The monumental nature of this moment is not due to the nobility, wisdom, or greatness of the kings of Israel, especially when one compares them to other kings in history. In many (perhaps most) ways, the kings of Israel played marginal roles in the political and national goings on in the ancient world. Israel’s kings found themselves caught between major players on the world stage: the hammer of Egypt and the anvil of the Tigris-Euphrates river valley nation-states. Babylon was known for law. Egypt was known for wisdom. Assyria was known for brutal power. The gleam of Egyptian pharaohs, Babylonian warlords, and Assyrian kings shone more brightly in history than did the dim light of the kings of the people of Israel. Yet appearances can be deceiving.
As we will see in this commentary, while nations prize visible strength and great wealth, true power comes from the hand of God. The greatness of Israel’s kings has little to do with human greatness at all. What makes the advent of Israel’s king so significant in world history is what God would do with and through him. And this is the story 1–2 Samuel tells.
Readers will notice that in their (English) Bibles, 1–2 Samuel appears to be two books. However 1–2 Samuel is not really two separate books but one book. That is not to say it is seamless and was composed at one time. Clearly there are different portions of the book. Still, these different parts have come together and been incorporated into a unified whole.
In ancient times our two books appear together on one scroll, and they tell one story of major transitions in the life of God’s people. It tells of the transition of Israelite worship at God’s shrine in Shiloh to His worship in Jerusalem, at the central sanctuary. It tells the story of the transition to kingship under Saul, the first king of Israel. It proclaims the transition from Saul’s reign to the reign of David, God’s appointed king. And it shows the story of the transition from Israelite tribal confederacy (as in the book of Judges) to a monarchy. But each of these transitions occurs in one unified and unfolding story. So in this commentary we will be using the language the “book” of Samuel or “1–2 Samuel” to describe the entire account.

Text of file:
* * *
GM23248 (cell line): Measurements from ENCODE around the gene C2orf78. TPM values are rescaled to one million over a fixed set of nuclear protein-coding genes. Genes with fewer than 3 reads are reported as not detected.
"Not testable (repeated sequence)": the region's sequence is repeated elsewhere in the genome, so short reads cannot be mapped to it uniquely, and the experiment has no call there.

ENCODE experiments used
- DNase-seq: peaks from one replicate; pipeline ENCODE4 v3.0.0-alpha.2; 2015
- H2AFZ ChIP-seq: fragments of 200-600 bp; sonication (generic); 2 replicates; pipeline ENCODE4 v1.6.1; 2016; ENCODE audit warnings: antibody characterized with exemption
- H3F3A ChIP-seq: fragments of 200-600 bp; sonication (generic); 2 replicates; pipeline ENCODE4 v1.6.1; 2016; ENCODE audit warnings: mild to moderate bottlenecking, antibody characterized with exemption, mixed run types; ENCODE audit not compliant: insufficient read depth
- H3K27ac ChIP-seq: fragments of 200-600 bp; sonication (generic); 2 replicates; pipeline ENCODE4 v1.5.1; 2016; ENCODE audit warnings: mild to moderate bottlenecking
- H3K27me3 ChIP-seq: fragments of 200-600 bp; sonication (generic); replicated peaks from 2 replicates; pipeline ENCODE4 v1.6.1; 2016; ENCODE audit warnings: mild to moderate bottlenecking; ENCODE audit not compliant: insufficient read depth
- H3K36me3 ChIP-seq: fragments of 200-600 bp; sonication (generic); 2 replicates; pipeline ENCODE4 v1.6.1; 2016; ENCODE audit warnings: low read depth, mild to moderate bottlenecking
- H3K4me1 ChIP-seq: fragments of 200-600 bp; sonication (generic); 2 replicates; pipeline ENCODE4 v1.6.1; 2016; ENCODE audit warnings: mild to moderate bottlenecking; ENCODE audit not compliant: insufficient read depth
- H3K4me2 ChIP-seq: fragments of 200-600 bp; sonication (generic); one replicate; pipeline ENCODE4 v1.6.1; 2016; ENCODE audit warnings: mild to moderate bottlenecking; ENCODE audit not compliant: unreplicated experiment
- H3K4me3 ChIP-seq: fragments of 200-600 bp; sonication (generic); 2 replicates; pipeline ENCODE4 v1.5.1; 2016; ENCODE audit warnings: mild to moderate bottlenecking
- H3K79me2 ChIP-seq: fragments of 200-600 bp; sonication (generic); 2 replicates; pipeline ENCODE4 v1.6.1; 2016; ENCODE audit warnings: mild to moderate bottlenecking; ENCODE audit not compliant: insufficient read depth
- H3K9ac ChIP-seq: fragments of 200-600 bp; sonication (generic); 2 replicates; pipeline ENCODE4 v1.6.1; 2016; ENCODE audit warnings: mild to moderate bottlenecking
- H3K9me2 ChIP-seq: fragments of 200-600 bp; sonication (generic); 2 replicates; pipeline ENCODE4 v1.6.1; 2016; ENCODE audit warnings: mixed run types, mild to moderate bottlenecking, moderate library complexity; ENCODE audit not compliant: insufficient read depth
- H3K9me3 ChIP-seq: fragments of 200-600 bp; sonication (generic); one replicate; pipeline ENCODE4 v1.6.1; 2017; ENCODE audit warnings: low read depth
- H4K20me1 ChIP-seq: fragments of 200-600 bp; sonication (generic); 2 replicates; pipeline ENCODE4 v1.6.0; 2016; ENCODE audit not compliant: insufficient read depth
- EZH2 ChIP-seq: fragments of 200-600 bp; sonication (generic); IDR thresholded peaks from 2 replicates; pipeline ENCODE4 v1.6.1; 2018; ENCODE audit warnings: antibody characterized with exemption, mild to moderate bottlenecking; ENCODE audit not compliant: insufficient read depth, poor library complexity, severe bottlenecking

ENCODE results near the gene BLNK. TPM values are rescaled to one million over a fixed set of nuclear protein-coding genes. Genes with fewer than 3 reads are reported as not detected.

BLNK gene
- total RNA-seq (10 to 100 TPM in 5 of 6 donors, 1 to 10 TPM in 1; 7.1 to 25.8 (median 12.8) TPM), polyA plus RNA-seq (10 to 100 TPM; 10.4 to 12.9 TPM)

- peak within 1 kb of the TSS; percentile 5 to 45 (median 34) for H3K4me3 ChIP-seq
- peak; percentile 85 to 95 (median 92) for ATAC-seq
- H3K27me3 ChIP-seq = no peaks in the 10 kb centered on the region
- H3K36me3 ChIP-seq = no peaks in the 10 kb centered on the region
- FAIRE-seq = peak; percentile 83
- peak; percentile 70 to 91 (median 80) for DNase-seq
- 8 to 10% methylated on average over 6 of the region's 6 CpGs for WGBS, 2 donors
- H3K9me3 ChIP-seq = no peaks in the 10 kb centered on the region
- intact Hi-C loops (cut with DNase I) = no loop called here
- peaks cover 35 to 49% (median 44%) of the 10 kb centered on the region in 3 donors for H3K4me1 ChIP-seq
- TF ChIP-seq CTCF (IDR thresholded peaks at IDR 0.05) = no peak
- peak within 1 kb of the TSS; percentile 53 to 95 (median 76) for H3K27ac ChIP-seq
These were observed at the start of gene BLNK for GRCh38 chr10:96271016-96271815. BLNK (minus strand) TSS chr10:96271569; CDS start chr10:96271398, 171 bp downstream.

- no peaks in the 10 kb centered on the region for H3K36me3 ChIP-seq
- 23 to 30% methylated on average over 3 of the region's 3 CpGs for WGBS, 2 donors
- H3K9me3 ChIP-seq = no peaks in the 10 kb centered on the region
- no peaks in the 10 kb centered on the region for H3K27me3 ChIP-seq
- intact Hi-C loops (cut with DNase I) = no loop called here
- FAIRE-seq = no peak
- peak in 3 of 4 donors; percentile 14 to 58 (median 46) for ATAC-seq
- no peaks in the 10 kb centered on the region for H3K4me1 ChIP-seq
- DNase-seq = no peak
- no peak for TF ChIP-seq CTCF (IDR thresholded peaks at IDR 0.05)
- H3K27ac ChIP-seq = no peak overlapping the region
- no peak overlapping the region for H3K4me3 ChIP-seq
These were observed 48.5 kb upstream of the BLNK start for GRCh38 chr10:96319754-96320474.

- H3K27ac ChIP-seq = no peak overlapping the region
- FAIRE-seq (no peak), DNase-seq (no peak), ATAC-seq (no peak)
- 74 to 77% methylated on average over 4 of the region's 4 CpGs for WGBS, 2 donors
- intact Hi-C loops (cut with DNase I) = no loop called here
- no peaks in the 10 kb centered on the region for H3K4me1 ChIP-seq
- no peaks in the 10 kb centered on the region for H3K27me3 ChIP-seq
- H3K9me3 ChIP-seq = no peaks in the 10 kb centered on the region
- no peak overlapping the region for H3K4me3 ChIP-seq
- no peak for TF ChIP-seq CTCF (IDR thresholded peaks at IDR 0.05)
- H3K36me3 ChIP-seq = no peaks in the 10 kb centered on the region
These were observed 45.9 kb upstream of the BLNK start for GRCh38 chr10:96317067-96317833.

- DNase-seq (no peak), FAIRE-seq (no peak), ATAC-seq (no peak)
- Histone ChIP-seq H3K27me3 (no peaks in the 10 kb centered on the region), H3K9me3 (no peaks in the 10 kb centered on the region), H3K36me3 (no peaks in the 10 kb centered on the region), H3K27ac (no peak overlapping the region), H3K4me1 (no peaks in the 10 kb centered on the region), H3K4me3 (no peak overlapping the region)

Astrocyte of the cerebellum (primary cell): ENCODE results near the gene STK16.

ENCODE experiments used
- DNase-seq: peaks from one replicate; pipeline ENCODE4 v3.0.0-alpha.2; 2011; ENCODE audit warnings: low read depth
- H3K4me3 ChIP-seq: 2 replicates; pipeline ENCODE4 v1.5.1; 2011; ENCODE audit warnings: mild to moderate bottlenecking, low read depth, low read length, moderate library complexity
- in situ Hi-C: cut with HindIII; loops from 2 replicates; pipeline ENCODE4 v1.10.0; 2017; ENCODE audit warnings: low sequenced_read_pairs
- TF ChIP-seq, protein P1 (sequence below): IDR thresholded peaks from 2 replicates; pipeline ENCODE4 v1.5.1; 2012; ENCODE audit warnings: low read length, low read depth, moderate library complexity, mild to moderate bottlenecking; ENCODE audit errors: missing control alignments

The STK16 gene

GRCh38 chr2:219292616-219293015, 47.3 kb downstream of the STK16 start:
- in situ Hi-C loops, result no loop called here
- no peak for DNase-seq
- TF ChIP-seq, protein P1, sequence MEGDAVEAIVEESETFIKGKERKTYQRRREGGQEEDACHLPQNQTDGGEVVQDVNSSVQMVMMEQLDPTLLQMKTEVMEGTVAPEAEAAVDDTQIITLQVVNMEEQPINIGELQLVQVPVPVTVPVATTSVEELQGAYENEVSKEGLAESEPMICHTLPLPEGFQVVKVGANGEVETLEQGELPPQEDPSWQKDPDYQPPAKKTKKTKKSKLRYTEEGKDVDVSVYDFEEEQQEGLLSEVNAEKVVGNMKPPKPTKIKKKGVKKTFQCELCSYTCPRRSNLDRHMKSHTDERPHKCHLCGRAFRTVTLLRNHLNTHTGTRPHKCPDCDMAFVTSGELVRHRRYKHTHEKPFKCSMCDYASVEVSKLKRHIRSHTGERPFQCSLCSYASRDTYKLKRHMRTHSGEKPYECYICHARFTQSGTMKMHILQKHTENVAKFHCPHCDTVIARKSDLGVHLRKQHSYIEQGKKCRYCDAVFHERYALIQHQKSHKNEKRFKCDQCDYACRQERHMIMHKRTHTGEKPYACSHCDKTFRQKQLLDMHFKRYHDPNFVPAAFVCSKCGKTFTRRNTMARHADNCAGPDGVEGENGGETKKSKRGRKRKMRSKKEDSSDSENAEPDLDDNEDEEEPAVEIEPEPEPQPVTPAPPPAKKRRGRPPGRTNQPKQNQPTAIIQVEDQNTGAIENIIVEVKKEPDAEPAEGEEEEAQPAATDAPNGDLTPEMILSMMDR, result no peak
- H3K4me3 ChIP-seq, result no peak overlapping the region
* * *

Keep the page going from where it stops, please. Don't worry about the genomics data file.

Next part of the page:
Taking stock of the full story of 1–2 Samuel is important for reading and preaching the book. If we exalt Christ in 1–2 Samuel, we should not be content to pick out a story here or there, or a verse here or there, and show how it connects to Jesus, His life, and ministry. Rather, the whole freight of 1–2 Samuel draws us to Jesus, helps us see His beauty and glory, and helps us fit into His story.
In so many ways 1–2 Samuel is like a mirror to the modern world. It shows us a society with serious trouble. Among other things this text puts on display
men abusing women,
wives betrayed by husbands,
children gone wild,
corrupt religious leaders,
conspiracy to murder,
and the horrors of war.